Another One-Page Summary by Nicholas Bentley: Intellectual Contributions is a model that describes the production, exchange and trading of intellectual products such as books, music, film or software and defines the rights of all users to those products. It is argued that the contributions model provides a true understanding of the social exchange of intellectual works and that regulation of rights is better suited to supporting this exchange in the digital environment than any attempt to regulate copies as copyright has done in the analogue world.
The Intellectual Contributions model maintains that any new product is the sum of all the intellectual work that came before and goes on to broaden the scope of this contributions premise to include any support of the author’s work or promotion of the product. In the broad context of the contributions model there are many users: some contribute directly to the content (creators of pre-existing works, the authors and the editors), others contribute by way of the remuneration chain (distributors, reviewers and consumers).
Further, the contributions model recognises that it is the work of the author or artist that is the true private good (the exclusive property) in the chain of production of intellectual products and it is this work that needs to be encouraged and rewarded by any regulatory regime introduced by society. Copyright achieved this in the analogue world by granting the author the right to reproduce and distribute copies and since these copies were effectively private goods and the production of physical copies such as books were difficult and expensive to realise by private individuals the copyright system worked well and was mostly self regulating. However, this self regulating characteristic largely disappears, as do the private goods (copies), in the digital world when multiple copies can be made and distributed far and wide at the push of a computer button.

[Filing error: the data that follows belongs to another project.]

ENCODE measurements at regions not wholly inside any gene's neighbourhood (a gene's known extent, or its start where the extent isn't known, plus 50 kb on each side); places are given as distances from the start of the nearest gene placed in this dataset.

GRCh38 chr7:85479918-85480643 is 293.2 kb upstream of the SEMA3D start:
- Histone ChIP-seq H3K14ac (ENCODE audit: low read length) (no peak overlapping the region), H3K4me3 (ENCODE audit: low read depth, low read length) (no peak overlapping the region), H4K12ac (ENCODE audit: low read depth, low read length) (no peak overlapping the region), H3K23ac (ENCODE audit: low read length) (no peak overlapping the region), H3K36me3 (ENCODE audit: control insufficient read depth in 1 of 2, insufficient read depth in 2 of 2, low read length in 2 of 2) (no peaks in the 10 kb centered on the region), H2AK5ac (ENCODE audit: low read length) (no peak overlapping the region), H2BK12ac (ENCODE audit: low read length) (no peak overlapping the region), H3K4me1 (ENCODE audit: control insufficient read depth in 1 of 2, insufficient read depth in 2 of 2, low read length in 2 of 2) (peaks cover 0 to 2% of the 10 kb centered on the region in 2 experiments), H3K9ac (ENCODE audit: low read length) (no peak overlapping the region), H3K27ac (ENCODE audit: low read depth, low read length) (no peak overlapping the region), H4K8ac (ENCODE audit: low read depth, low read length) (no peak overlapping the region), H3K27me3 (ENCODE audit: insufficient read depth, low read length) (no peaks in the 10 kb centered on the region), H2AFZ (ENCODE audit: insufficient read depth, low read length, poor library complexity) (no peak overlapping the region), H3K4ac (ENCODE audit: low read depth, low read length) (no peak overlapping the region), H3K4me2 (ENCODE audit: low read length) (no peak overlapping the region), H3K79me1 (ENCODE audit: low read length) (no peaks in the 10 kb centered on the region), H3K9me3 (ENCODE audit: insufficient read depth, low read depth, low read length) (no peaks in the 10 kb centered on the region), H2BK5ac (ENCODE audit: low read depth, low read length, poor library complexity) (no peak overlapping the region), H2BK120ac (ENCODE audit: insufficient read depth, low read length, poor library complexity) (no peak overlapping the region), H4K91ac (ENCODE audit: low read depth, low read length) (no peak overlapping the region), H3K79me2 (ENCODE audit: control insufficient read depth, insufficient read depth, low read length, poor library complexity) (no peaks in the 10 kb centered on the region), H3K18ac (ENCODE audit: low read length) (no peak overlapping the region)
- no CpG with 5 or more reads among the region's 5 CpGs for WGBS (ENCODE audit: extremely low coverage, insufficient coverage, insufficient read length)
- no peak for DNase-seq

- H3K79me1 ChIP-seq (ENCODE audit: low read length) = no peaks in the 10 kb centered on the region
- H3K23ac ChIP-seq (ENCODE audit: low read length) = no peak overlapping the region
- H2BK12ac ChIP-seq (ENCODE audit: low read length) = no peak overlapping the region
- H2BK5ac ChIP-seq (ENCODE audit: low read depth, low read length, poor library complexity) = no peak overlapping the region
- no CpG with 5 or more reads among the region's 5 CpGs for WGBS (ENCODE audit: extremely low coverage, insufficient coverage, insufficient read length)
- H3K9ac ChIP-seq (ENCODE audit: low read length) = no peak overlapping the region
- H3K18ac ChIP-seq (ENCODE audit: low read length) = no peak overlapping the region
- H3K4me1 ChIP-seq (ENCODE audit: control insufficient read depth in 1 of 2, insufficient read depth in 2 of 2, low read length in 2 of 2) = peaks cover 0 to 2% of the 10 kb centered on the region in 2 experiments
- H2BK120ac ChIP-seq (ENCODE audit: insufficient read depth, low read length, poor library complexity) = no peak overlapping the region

The contributions model suggests that a better way to promote new products is to continue to grant exclusive rights to the author and encourage others to support the author by allowing them to purchase/claim rights of access to the product thus registering their contribution to the work as a whole.
To implement this philosophy in practical sense the Rights Office system describes a distributed Internet system of secure databases (known as Rights Offices) that regulate these rights to the intellectual products. The significant feature of the Rights Offices is that they would be numerous and operate in a peer to peer fashion; different offices representing the rights of different users or groups of users. In this way ‘digital copyright’ becomes self regulating again because the rights of one user is always reconciled to the rights of a second (author and consumer say) by a dual registration in a pair of ‘peer offices’. In addition, every copy produced will have two unique identifiers attached to it that will, via the rights offices, anonymously identify the rights holders and the source of the intellectual product. In this way the entire intellectual product (ideas, concepts and expression) can enter the commons, anyone can access the product with valid identifiers, while the rights of those contributing to the work are firmly established. These established rights in turn allow for business models that encourage rights ownership and hence trade.
The latest Intellectual Contributions essay by Nicholas Bentley: Trading Rights to digital content
An earlier work by Nicholas Bentley: Rights and Intellectual Contributions
Blog commentary at http://blog.p2pfoundation.net/?p=9